Recently I had a chance to tour the New Hope Catholic Worker Farm just south of town, and visit with its founders, Rick Mihm and his wife Mary Moody.
Mihm is a former Catholic priest; he was the Loras College chaplain when I started teaching at Loras in 1992. Mihm and his wife founded the Hope House Catholic Worker House of Hospitality in 1997. Currently Mihm is Director of the Dubuque Rescue Mission.
The Catholic Worker Movement was founded in 1933 by Dorothy Day and Peter Maurin, in the depths of the Great Depression. The movement is based on commitment to nonviolence, prayer, and hospitality for the homeless and forsaken.
The New Hope Catholic Worker Farm is one of three Catholic Worker Farms in Iowa. As Moody explained, “This farm was established as a sister project of Hope House …. The three main ministries of the Catholic Worker Movement are Houses of Hospitality, Catholic Worker Farms, and ongoing round table discussions, where workers and scholars can get together … There are about 250 houses of hospitality … and many fewer farms.”
Mihm and Moody established the New Hope Catholic Worker Farm as an extension of Hope House in 2001. Mihm had grown up on a farm in northeast Iowa, while Moody grew up the oldest of five children in the Cedar Falls area. Their farm is situated on 32 acres of land – most of it woodland — just south of Dubuque. A Peace Pole proclaiming “May peace prevail on Earth” in several different languages is a prominent feature on the property.
As Moody explained, “We were at the House of Hospitality, living with homeless women and children … We had by then two children of our own … We were actually in community with two other couples … they really wanted to get this Catholic Worker Farm going.”
“We got the land. It’s always meant to be land that was stewarded for the common good … both environmentally, with sustainable practices, as well as welcoming – you see the sign, ‘All are welcome’ … To practice simple living; to share, and to teach about it.”
Mihm added, “Simple doesn’t mean less work or easy.”
Moody continued, “It’s with conscience … with awareness and sensitivity … and living in relationship with the land … and with animals … and the spiritual part of that is very important to us.”
Mihm did the plans for the house; friends of Moody’s family did the concrete. Then Mihm and a family friend built the house; next, contractors were hired to do the electrical and plumbing work. All of the heat in the 1800 square-foot house comes from two wood stoves.
For about ten years they’ve had solar panels on the property. As Mihm told me, the solar panels “run our refrigerator, our freezer, some lights, and the ceiling fan.”
Their three children were all home schooled. Their two sons, now grown, are both professional dancers. Their daughter, still at home and finishing her schooling, is an equestrian who does competitive jumping. The family also includes a black Labrador retriever and two cats.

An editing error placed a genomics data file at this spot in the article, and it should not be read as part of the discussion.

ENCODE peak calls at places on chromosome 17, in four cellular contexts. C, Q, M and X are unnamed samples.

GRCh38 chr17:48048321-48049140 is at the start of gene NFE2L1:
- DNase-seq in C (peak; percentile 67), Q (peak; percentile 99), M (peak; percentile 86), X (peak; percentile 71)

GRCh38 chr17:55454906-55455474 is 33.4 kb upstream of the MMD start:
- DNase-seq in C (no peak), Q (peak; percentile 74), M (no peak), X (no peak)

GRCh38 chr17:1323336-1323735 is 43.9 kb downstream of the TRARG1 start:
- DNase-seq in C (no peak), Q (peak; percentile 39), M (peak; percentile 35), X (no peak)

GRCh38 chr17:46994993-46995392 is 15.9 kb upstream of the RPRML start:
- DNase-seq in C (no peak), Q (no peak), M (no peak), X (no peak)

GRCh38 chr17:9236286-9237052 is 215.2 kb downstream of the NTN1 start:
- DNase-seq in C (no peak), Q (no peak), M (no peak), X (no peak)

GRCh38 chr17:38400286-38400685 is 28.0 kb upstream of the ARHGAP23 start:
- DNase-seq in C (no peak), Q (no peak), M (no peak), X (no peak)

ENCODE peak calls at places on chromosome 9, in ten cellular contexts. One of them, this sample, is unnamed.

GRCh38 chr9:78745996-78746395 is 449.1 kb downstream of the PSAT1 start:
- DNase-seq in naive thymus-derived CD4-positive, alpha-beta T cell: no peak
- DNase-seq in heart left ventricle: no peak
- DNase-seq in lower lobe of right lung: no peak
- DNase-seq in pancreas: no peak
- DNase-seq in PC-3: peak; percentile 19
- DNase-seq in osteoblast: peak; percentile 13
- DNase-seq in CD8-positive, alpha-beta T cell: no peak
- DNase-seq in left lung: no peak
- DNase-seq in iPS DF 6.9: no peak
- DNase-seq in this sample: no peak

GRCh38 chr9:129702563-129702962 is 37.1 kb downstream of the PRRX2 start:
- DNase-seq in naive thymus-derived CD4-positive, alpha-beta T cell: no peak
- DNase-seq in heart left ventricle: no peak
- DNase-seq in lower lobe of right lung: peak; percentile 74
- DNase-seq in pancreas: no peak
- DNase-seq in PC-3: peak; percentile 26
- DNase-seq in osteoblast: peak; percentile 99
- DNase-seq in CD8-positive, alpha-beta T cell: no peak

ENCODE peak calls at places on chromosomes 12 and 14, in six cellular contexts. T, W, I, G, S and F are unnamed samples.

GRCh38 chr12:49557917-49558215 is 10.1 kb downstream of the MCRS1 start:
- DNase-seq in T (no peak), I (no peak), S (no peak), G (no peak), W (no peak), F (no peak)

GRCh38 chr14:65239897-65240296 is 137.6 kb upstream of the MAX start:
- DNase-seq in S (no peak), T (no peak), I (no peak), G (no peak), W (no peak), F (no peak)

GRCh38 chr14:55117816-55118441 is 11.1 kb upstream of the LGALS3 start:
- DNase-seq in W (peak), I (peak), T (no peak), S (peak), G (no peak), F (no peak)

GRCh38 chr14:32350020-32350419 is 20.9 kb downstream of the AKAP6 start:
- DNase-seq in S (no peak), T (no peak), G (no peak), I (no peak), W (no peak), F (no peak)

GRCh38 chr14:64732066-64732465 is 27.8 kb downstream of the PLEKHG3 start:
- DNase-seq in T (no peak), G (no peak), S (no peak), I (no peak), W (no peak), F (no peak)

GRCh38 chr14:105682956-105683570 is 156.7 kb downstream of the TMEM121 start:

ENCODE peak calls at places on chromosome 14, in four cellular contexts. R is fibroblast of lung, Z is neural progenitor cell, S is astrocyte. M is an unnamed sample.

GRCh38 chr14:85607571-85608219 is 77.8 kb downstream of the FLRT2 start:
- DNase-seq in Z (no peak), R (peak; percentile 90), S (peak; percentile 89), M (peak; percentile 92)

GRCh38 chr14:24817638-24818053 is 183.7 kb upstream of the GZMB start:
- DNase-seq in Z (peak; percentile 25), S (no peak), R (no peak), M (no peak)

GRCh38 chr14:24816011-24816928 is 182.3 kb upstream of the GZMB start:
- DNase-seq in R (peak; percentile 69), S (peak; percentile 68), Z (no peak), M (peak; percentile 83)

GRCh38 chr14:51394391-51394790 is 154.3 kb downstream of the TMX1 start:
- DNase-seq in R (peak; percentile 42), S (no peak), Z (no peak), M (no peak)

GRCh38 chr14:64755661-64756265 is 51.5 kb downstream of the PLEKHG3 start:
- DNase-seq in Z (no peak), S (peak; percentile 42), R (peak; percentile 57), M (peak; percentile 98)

They have had a lot of short term and longer-term visitors over the years. Mihm and a friend built an addition to the house that they call the “school house.” For years it was used for home-schooling their children; these days it’s mainly a place where longer-term visitors can stay.
There are several Jersey cows on the farm, that are mainly used for milking. Mihm told me, “The four moms have a calf each summer or fall.” When asked how the cows were fertilized, He said, “We don’t have a bull … we have artificial insemination … Larger places would have a bull … You’ve got to have really strong fencing for a bull … Bulls are just too dangerous. You turn your back on them and they can kill you.”
He said, “Our daughter milks the cows every day, in the morning. It takes about an hour and a half … The milk goes to the mission … We take in about eight gallons a day.”
There are several chickens on the farm that produce eggs, but there aren’t any roosters. “Roosters,” Mihm told me, “are very territorial.”
I laughed. “Males can really be a pain,” I said. “What you want is females.”
“Or sensitive males,” said Moody.
There are several Shetland sheep on the farm. Mihm told me, “They’re mainly pets … mostly for the different groups of kids we have visiting.”
Moody has been doing her best to keep a bee hive going, but “they struggle,” she said, like bees everywhere.
Their winter-time crops include kale: “It’s very winter hardy,” said Moody. In the greenhouse, they’re currently growing spinach, chard, onions and other greens. Mihm told me, “On a sunny day it’ll be 80 degrees in here.”
When I asked the couple about their plans for the future, Moody laughed and said, “We’ll discuss what our hopes for the future are, and get back to you.”
More seriously, Mihm said, “That connection with the mission – that’s really our dream.”
“And renewing it with Hope House,” added Moody.
For more information about the Catholic Worker Movement, the books “Loaves and Fishes,” “Duty of Delight,” and “The Long Loneliness,” all by Dorothy Day, are recommended. More information can be found on the Web at http://www.catholicworker.org or at the Web site of the Des Moines Catholic Worker House of Hospitality: http://dmcatholicworker.org.